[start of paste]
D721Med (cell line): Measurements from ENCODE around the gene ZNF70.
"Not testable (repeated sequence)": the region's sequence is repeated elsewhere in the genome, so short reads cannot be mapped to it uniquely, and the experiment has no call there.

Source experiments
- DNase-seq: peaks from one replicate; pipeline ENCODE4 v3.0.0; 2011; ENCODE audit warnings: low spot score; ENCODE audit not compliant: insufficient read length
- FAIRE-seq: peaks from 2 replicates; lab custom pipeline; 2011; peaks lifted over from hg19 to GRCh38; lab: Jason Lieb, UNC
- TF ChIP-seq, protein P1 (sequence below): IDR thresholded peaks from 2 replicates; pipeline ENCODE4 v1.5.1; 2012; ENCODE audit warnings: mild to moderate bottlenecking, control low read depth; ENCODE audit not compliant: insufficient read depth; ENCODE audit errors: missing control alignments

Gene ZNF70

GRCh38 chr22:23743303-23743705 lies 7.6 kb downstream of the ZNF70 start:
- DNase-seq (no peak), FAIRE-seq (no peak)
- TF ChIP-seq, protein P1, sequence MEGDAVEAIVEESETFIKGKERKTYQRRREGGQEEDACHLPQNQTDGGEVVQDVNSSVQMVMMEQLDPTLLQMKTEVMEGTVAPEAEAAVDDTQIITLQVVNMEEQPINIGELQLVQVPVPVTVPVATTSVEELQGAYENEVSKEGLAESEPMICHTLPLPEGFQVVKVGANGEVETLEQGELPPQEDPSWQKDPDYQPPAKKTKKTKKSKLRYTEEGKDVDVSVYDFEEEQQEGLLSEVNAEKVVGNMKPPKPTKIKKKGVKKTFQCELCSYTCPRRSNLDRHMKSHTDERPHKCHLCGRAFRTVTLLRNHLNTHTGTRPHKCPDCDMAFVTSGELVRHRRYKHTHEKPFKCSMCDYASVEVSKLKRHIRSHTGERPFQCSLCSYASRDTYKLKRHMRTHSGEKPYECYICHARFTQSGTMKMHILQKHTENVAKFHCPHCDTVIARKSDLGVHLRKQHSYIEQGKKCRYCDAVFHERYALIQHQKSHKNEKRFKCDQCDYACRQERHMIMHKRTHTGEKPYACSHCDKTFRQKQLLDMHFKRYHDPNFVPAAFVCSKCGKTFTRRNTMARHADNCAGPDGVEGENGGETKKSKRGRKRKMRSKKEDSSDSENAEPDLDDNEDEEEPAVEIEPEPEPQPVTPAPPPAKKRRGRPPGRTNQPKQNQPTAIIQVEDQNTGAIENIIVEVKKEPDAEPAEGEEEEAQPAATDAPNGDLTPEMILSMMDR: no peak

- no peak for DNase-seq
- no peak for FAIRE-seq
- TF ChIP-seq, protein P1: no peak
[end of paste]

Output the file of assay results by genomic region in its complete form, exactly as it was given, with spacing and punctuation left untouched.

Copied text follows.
D721Med (cell line): Measurements from ENCODE around the gene ZNF70.
"Not testable (repeated sequence)": the region's sequence is repeated elsewhere in the genome, so short reads cannot be mapped to it uniquely, and the experiment has no call there.

Source experiments
- DNase-seq: peaks from one replicate; pipeline ENCODE4 v3.0.0; 2011; ENCODE audit warnings: low spot score; ENCODE audit not compliant: insufficient read length
- FAIRE-seq: peaks from 2 replicates; lab custom pipeline; 2011; peaks lifted over from hg19 to GRCh38; lab: Jason Lieb, UNC
- TF ChIP-seq, protein P1 (sequence below): IDR thresholded peaks from 2 replicates; pipeline ENCODE4 v1.5.1; 2012; ENCODE audit warnings: mild to moderate bottlenecking, control low read depth; ENCODE audit not compliant: insufficient read depth; ENCODE audit errors: missing control alignments

Gene ZNF70

GRCh38 chr22:23743303-23743705 lies 7.6 kb downstream of the ZNF70 start:
- DNase-seq (no peak), FAIRE-seq (no peak)
- TF ChIP-seq, protein P1, sequence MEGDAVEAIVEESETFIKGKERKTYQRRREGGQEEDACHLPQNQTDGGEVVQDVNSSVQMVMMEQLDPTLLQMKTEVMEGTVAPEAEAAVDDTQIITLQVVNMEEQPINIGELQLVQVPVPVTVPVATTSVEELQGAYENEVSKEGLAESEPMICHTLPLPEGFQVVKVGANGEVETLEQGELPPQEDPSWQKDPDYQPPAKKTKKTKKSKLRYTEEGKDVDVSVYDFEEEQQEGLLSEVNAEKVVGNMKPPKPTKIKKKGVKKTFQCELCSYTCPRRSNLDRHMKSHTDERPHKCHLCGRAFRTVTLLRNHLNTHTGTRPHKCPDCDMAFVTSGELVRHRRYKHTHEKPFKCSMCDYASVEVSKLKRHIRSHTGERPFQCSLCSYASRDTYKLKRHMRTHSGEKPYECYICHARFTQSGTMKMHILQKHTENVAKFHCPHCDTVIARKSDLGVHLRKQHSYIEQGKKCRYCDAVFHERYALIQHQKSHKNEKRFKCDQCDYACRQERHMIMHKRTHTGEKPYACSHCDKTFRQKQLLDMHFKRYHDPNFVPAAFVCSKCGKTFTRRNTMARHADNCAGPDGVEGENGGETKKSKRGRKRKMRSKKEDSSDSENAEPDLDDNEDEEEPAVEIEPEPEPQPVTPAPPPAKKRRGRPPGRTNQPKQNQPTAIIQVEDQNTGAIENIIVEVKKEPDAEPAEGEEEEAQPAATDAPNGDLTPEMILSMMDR: no peak

- no peak for DNase-seq
- no peak for FAIRE-seq
- TF ChIP-seq, protein P1: no peak